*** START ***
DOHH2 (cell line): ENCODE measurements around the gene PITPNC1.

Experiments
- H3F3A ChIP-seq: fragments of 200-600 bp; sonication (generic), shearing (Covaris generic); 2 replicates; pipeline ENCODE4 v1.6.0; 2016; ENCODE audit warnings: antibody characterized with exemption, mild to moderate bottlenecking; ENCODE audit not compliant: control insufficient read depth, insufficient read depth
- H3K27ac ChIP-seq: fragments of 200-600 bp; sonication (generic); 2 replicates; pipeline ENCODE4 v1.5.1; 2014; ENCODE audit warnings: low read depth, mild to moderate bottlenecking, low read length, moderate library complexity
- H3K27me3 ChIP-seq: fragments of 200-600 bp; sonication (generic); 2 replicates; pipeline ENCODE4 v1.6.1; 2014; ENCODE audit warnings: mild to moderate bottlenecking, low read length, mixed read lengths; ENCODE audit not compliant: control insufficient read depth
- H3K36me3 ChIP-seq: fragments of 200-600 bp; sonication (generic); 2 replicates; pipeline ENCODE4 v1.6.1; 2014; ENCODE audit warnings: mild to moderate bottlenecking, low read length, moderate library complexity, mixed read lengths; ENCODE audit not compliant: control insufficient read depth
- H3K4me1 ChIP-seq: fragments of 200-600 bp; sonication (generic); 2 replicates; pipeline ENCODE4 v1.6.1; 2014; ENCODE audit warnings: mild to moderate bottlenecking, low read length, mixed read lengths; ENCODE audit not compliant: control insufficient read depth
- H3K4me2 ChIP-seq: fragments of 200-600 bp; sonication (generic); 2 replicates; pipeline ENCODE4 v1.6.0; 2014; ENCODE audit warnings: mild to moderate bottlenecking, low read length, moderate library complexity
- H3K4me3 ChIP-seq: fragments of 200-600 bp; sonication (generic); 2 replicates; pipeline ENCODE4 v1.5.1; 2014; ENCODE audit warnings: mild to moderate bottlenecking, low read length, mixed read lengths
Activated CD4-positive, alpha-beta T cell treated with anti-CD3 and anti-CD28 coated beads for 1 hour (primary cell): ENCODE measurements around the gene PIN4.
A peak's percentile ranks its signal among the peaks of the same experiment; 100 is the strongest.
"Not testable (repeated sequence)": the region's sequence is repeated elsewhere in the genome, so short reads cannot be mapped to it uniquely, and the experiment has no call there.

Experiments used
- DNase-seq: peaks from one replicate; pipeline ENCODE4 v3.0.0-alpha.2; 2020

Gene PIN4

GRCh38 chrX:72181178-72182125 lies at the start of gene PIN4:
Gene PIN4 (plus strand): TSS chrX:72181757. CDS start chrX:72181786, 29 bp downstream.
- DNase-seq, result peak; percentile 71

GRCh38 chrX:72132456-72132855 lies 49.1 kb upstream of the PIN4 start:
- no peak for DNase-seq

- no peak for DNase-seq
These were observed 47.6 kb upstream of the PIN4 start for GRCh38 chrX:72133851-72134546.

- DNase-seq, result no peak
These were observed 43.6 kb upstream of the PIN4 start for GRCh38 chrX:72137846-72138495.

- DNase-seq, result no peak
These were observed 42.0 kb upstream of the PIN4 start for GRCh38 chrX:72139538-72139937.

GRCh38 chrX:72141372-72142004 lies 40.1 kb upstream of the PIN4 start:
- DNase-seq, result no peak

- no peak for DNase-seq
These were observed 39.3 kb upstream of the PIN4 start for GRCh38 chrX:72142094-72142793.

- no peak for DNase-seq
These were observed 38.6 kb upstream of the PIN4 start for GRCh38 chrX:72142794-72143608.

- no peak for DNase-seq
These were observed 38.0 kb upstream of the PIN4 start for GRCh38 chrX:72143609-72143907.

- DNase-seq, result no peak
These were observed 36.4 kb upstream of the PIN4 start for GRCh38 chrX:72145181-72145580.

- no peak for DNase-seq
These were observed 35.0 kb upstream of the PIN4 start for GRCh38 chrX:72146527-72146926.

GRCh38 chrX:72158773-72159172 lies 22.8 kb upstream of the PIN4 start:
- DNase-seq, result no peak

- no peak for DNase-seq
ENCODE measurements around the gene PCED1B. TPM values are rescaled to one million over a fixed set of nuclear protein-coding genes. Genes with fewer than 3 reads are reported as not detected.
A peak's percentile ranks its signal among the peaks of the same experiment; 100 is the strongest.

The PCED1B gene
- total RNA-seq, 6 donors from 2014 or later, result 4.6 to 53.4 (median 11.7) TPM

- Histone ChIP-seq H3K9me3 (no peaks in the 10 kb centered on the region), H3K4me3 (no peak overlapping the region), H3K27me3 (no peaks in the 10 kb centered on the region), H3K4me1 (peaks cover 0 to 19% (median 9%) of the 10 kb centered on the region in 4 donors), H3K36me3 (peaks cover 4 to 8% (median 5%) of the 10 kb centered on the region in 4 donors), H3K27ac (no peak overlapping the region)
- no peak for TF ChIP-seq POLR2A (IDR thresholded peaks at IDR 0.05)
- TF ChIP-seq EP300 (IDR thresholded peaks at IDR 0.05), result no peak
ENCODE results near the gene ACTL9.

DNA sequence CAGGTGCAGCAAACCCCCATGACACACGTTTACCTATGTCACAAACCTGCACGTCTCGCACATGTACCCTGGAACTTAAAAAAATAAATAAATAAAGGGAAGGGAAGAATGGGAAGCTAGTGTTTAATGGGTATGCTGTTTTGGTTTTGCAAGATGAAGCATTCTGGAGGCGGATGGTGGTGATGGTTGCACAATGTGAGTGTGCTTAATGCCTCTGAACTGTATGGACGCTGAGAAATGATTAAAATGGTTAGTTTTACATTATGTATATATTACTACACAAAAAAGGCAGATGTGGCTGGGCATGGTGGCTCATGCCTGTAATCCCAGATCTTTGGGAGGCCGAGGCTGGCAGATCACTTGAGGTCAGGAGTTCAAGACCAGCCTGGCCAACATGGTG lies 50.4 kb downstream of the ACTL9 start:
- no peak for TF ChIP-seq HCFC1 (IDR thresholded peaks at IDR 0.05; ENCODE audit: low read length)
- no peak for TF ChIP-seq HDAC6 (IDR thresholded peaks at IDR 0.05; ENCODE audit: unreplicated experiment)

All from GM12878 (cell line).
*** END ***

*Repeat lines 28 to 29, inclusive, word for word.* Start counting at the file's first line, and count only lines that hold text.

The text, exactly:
- DNase-seq, result no peak

- no peak for DNase-seq